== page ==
House in Hong Kong’s Deep Water Bay sells for $111 million


15 Shoson Hill Road West

15 Shoson Hill Road West

A luxury villa in Deep Water Bay on Hong Kong Island sold for HK$870.2 million ($110.8 million) on Sunday, according to public records, in the most expensive residential transaction in the city this year.


As Hong Kong’s high-end housing market continues to outperform amid the city’s economic downturn, House 7 at No. 15 Shouson is the first of 15 single-family homes in the project to be has sold, with an unidentified buyer paying HK$108,346 per square foot. of surface to acquire the residential property through a contest that closed on June 26.

“We have seen a significant increase in purchases and interest in Hong Kong luxury properties and in particular the upper luxury market,” said Joshua Miller, CEO of “This is being fueled by a general shortage of luxury properties and detached houses, as well as the belief that capital from China will soon begin to return to Hong Kong, and specifically to the real estate market,” he added.

“The stock market downturn may also be leading buyers to seek refuge in real estate as a more stable investment, particularly if there are concerns of higher inflation in the short to medium term,” Miller said.

Shoson Hill Mansion

The 8,032-square-foot (746-square-meter) luxury home was one of two homes in the project at 15 Shouson Hill Road West on the south side of Hong Kong Island that became up for bid last week, according to deals. developer sales. With a gross floor area of ​​88,000 square feet, No. 15 Shouson was jointly developed by Emperor International Holdings, CC Land Holdings, Mingfa Group and CSI Properties Limited, according to Emperor International.

Albert Yeung International Emperor

Albert Yeung of Emperor International Holdings

Located in Hong Kong’s upscale Deep Water Bay neighborhood, the development gives buyers the opportunity to rub shoulders with the city’s super-rich with billionaires such as CK Asset’s Li Ka-shing and Alibaba co-founders Shi Yufeng and Jin Yuanying. who reside in the area.

The new owner of House 7, a six-bedroom residence less than a five-minute drive from Li’s mansion at 79 Deep Water Bay Road, will be able to enjoy features such as a private pool and garden, as well as a in-house elevator.

Also put up for sale in a parallel auction that ended the same day was the adjacent House 6, which covers 9,550 square feet, although a winning bid for that unit has not yet been announced.

“As the pandemic slows and the (Hong Kong) economy gradually returns to normal, the group expects the high-end residential market to follow,” Alex Yeung, vice president of Emperor International said in a press release announcing the project name. In May. “With the prime location and (exquisite design) of No.15 Shouson, I think the launch will be a focus of attention in the market,” said Yeung.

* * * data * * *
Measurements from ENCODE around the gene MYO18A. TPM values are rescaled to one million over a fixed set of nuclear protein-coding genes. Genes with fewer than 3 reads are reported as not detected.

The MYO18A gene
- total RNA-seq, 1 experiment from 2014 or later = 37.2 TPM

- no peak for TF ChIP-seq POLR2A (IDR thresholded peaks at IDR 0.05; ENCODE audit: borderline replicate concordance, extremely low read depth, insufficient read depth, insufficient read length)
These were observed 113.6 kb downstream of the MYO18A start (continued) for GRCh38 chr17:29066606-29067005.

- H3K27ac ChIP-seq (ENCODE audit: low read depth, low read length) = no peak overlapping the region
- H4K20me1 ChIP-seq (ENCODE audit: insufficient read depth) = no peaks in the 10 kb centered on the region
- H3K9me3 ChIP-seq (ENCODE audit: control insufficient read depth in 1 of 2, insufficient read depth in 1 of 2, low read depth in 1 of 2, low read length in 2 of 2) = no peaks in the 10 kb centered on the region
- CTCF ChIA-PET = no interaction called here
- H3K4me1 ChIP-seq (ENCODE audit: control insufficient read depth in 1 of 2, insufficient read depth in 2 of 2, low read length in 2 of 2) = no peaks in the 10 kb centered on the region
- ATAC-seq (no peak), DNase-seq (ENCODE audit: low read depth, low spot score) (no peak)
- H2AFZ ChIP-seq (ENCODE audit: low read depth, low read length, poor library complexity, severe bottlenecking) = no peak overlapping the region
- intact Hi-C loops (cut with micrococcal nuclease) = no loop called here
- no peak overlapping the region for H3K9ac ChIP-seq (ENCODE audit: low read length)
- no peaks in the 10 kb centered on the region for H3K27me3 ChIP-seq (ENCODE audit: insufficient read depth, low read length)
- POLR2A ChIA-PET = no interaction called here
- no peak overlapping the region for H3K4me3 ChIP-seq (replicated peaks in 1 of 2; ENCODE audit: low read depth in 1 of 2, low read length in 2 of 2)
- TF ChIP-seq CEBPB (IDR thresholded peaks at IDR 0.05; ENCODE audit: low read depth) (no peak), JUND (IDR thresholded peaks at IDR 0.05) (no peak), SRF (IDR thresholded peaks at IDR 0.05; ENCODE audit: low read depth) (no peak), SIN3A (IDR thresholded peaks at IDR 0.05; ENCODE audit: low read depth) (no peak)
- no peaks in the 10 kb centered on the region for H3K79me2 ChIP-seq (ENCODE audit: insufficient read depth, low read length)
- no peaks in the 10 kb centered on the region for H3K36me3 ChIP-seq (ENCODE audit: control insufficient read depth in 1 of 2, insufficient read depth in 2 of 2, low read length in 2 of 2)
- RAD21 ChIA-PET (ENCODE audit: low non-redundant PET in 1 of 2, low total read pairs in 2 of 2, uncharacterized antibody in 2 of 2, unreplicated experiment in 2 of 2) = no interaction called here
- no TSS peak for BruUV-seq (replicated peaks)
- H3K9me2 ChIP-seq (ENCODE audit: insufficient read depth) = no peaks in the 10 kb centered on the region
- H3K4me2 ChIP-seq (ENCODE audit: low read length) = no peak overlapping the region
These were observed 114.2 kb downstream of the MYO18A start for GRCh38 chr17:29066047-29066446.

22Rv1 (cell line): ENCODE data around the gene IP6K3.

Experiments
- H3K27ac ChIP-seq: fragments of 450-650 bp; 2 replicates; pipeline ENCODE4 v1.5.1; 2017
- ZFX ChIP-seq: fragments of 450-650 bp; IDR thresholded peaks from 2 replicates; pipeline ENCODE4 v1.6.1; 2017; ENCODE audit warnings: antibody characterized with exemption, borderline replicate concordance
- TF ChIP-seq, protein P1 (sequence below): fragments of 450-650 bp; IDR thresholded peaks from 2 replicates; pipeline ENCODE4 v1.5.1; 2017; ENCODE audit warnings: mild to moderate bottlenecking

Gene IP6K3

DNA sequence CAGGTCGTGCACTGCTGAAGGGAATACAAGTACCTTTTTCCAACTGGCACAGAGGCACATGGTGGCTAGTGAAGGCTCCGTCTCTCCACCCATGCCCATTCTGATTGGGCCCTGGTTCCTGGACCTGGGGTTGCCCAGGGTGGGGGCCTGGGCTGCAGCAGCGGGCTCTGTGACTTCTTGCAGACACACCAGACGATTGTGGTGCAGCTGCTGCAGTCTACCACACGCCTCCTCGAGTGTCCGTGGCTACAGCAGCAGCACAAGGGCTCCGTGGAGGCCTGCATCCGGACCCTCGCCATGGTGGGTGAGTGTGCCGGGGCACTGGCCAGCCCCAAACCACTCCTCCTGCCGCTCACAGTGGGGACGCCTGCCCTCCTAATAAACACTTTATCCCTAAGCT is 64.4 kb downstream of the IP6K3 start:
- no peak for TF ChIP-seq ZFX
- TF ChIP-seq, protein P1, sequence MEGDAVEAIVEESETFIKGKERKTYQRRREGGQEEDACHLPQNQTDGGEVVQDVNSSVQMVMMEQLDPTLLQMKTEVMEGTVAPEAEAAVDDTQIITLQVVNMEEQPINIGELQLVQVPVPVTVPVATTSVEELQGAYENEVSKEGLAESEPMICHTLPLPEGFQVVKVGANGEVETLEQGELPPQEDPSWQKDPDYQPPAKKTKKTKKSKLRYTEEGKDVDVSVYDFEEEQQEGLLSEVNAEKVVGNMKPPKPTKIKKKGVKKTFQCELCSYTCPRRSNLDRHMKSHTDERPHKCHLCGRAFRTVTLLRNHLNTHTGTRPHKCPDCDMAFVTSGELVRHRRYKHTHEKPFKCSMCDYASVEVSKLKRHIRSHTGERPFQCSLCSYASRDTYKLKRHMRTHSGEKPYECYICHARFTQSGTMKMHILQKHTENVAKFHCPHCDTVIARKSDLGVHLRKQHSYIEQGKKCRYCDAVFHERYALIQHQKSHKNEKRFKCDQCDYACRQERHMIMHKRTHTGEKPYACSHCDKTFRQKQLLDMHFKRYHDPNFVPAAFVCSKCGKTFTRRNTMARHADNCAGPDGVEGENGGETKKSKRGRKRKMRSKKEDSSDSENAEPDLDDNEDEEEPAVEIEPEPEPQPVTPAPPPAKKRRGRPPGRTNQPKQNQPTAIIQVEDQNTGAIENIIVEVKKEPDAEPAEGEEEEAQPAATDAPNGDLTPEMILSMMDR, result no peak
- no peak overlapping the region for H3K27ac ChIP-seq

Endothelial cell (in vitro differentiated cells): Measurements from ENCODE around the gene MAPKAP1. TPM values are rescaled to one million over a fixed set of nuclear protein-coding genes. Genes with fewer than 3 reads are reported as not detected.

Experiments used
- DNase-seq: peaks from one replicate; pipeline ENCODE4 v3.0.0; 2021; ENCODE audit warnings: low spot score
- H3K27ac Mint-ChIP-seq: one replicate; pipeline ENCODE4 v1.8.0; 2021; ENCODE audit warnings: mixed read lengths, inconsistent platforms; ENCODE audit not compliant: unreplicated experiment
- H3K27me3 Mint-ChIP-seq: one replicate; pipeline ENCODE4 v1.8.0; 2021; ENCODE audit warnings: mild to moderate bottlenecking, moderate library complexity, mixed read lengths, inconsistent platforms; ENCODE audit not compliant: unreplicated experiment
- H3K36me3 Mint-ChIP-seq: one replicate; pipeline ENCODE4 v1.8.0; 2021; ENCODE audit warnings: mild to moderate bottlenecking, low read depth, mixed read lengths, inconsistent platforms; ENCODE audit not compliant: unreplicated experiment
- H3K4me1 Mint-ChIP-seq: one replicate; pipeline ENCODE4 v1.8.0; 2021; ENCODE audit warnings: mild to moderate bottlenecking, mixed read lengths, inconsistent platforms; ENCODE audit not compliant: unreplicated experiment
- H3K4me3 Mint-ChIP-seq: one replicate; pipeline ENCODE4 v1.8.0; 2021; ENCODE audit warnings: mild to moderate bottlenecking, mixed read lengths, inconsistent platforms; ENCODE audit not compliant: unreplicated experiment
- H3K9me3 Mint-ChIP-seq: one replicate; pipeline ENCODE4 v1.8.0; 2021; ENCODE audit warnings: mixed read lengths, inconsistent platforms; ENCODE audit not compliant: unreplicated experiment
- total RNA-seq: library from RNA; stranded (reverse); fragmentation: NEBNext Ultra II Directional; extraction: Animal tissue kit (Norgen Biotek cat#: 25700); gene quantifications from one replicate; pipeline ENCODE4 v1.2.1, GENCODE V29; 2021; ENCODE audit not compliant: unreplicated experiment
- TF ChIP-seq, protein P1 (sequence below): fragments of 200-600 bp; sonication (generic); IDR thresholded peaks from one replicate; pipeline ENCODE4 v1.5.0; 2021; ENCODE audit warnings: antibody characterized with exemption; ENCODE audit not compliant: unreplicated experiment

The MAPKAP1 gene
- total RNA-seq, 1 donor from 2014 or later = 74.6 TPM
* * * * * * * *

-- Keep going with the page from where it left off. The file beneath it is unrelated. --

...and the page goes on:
At nearby luxury properties such as SEA Holdings’ 1 Shouson Hill and Sun Hung Kai Properties’ Shouson Peak, new home sales prices averaged HK$90,000 to HK$101,000 per square foot over the past year, said Alex Leung, director Senior of CHFT Advisory. and Evaluation. He added that this initial sale “would have a benchmarking effect on other units.”

luxury slowdown

The Deep Water Bay auction is Hong Kong’s latest case of a luxury home hitting a record price in the past two months, including three separate transactions totaling HK$664.5 million at 21 Borrett Road. of CK Assets.

Joshua Miller

Joshua Miller, CEO of

Within this month, a 20th-floor unit in the Mid-Levels project sold for HK$91,895 per square foot, setting a new record price for a non-penthouse unit in the luxury residential property.

During May, a 2,771-square-foot home in the first phase of Sun Hung Kai Properties’ Central Peak project in Mid-Levels East sold for HK$288 million, or HK$103,934 per square foot, which set a record price per unit area on that project, according to transaction records released by the developer.

Despite the resilience of the luxury market, analysts expect luxury home prices to slow, with Vincorn Consulting & Appraisal Managing Director Vincent Cheung noting that luxury home prices “will not rise more than 3 percent in 2022, especially if border travel between Hong Kong and the mainland remains closed.”

In the broader residential market, a Cushman & Wakefield report shows that the total number of home sales in Hong Kong slowed in the second quarter, declining about 32 percent year-on-year to 14,900 transactions.